Cycle World Reviews Venture Heat Motorcycle Gear

In case you missed the article in Cycle World magazine, here’s what they had to say about our heated vest liner, pants liner, gloves and insoles:

(See the original article here)

CW Evaluation: Venture Heat Grand Touring Collection Electric Clothing

Get warmly wired, from head to toe.

Leaving Abilene, Texas, the thermometer hadn’t broken 40 degrees and the windchill from the 35-mph breeze put temps slightly below freezing. I was headed north from the COTA MotoGP race, directly into the wind, and had a long ride ahead of me that had to happen as I was flying east the next day. It would prove to be one of the toughest days I’ve had on a motorcycle and there’s only one reason I rolled into my driveway 12 hours later: Venture Heat’s electric clothing.

The Venture Heat Grand Touring Collection vest, pant-liners, insoles and gloves had arrived the day before I left Colorado and they stayed neatly packed all the way to Austin, taking up valuable room in my small luggage and mocking me for this wasted space as I rode to Texas in comfortable 70-degree temps. I had replaced the Alpinestars insoles in my boots with the Venture Heat wired insoles and felt stupid every time I thought about it.

Motorcycle Heated Clothing and Gloves

Motorcycle Heated Clothing and Gloves

But that all changed five days later as I woke up in Abilene to whistling wind and the type of conditions that make even a Prius look good. I slipped into the vest and pant-liners, which are both extremely soft, flexible and have the same bulk as a good workout suit. I plugged the insoles into the bottom of the pant-liners, hooked the liners to the vest, plugged into my FZ1 and headed into the wind. Fifteen minutes later I stopped.

My hands were frozen and almost useless. I clawed through my luggage and pulled out the Venture Heat Carbon Street gloves. I’ve never been a big fan of cold-weather gloves due to the added bulk, reduced feel and reduced crash protection, but the Carbon gloves go a long way toward alleviating those concerns, especially in terms of protection. They have 3M Thinsulate insulation and a waterproof membrane. By definition they have to be a bit more bulky than the Alpinestars GP Pros I was wearing, but I was at the end of my rope that morning and literally could not have continued. Call me wimpy, but you had to be there to feel the misery. In 12 hours I saw only one other motorcycle on the road and twice I saw 37 degrees on bank signs. It snowed on me and I rode past miles of plowed snow left from the night before. The headwind never abated.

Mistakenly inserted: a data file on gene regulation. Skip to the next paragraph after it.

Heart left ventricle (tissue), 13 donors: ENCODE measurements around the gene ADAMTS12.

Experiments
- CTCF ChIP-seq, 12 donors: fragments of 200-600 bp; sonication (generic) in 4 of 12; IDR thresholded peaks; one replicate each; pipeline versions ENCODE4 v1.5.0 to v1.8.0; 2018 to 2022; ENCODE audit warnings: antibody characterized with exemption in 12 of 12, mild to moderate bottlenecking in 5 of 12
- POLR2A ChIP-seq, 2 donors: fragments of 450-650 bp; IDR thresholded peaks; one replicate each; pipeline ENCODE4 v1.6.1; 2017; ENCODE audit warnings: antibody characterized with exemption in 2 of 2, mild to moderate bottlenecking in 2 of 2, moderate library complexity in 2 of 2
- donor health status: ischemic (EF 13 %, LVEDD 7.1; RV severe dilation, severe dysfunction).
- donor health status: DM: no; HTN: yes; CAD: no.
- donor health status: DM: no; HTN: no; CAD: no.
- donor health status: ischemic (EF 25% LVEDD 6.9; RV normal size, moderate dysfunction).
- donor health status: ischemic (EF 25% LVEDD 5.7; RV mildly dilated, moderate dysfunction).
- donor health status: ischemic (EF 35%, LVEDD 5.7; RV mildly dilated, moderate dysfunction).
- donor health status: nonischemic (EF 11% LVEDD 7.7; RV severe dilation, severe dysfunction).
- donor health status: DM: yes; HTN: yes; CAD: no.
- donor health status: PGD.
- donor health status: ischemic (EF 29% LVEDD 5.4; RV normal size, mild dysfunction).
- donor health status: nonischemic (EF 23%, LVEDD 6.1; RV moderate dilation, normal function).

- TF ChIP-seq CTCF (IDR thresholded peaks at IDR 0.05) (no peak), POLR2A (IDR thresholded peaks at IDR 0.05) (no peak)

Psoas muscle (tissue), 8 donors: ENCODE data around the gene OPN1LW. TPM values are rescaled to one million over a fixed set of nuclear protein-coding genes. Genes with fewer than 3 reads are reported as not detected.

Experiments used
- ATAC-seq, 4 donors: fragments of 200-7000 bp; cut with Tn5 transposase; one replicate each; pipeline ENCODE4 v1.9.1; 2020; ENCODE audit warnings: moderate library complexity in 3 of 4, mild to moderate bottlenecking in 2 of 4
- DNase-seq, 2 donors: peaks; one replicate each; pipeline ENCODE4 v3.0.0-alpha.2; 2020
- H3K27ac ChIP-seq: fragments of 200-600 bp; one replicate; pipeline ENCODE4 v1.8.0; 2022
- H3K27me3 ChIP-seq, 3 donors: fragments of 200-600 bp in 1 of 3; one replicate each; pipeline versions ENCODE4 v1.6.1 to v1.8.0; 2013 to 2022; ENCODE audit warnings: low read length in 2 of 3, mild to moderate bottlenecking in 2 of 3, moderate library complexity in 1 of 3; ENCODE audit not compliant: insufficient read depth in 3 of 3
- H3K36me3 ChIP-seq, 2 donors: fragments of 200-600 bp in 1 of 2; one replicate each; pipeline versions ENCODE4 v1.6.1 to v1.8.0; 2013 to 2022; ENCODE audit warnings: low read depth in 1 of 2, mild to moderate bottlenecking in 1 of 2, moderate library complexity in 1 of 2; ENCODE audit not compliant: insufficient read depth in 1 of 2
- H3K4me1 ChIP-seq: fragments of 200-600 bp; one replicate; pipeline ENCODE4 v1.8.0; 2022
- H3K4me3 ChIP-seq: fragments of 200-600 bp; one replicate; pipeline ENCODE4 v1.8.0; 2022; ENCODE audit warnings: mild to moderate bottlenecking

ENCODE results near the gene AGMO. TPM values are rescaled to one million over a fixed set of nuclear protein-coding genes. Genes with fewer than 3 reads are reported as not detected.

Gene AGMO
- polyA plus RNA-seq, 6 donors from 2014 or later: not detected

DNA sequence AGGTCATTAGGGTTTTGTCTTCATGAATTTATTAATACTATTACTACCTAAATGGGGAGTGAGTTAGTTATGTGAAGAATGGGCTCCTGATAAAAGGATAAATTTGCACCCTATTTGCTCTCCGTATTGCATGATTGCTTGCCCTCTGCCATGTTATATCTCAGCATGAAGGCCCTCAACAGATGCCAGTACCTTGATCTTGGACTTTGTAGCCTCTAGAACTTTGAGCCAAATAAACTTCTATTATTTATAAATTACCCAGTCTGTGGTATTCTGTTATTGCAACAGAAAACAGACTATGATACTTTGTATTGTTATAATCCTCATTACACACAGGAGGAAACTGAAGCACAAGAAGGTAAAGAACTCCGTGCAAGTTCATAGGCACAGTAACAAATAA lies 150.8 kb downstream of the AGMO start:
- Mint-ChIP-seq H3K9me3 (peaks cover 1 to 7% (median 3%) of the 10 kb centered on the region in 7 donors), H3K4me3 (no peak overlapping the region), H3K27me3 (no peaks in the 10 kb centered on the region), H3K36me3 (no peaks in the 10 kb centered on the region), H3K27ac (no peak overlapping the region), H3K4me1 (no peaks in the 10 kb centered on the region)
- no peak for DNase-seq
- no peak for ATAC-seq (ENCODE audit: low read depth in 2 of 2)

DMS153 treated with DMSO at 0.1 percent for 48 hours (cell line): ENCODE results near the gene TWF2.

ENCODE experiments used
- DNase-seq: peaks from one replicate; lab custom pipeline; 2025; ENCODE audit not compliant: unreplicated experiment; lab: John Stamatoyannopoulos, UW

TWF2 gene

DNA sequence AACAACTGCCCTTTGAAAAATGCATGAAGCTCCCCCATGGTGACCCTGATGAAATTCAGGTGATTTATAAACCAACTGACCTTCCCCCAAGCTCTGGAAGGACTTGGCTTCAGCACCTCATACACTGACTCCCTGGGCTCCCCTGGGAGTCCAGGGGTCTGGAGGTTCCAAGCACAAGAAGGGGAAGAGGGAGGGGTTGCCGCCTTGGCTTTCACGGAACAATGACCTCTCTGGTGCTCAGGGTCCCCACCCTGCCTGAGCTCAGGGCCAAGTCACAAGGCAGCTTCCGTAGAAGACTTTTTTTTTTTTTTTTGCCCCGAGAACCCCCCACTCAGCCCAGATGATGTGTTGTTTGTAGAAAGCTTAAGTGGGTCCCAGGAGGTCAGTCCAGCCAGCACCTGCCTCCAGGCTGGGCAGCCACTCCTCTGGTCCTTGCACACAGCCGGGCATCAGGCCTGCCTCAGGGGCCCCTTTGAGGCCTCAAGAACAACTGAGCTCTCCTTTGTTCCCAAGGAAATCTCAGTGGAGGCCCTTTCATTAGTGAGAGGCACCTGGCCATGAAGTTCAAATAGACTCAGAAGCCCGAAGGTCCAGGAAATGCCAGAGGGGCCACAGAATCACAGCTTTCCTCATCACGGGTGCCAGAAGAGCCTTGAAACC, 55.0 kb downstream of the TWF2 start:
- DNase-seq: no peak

The Venture Heat stuff is outstandingly comfortable. The bulky coils of yesteryear have been replaced with hair-thin microfibers for instant heat and all-day comfort, which the company has dubbed “Xtreme Comfort Tech.” You will feel the insole wire running up behind your heel and it could get uncomfortable to walk in, but my Yamaha didn’t require me to walk. The Grand Touring collection pant-liners and vest each have separate power buttons that reside on a flap that sticks out about three inches for access on your left hip. I wore the clothing under a one-piece nylon riding suit and could access the power buttons through a zippered opening. One long push turns the gear on high (red glow from the power button), and two more quick pushes change to medium (yellow) and low (green), with another long push for off. I ran jacket and pants on high and then medium when I donned my rain jacket to blunt the wind sneaking through my suit’s shoulder seams. The heat hits immediately and I challenge you not to giggle when it comes on.

Glove power buttons are on the gauntlets. Plugs connect to cords that run up your sleeves to the vest. Due to the small fairing on my FZ1, I ran the gloves on high for most of the trip, switching to medium only twice when my speeds came down in larger cities. The fit and feel of the leather and nylon gloves improved substantially during the ride as they broke in, and a nice touch is the fingertip fabric on index fingers to access your electronic touch-screens when needed. Venture Heat also offers a full-sleeve heated liner for your upper body and the conditions I faced may have warranted that option.

This is a glowing review because Venture Heat has created an outstanding product in its Grand Touring Collection. Comfort and looks are exceptional and the gloves are the best compromise I’ve tried for cold-weather riding. Reaching the control flaps isn’t as easy as accessing a power-cord switch or thermostat, but each article of clothing can be adjusted separately, with the exception of the insoles; these are on any time the pant-liners are on and it’s interesting that I never felt true heat under my foot, but my feet were never cold. Venture Heat has found a good insole heat setting, at least for the conditions I faced. A handlebar-mount wireless remote is available to manage heat level without fumbling for the power flaps.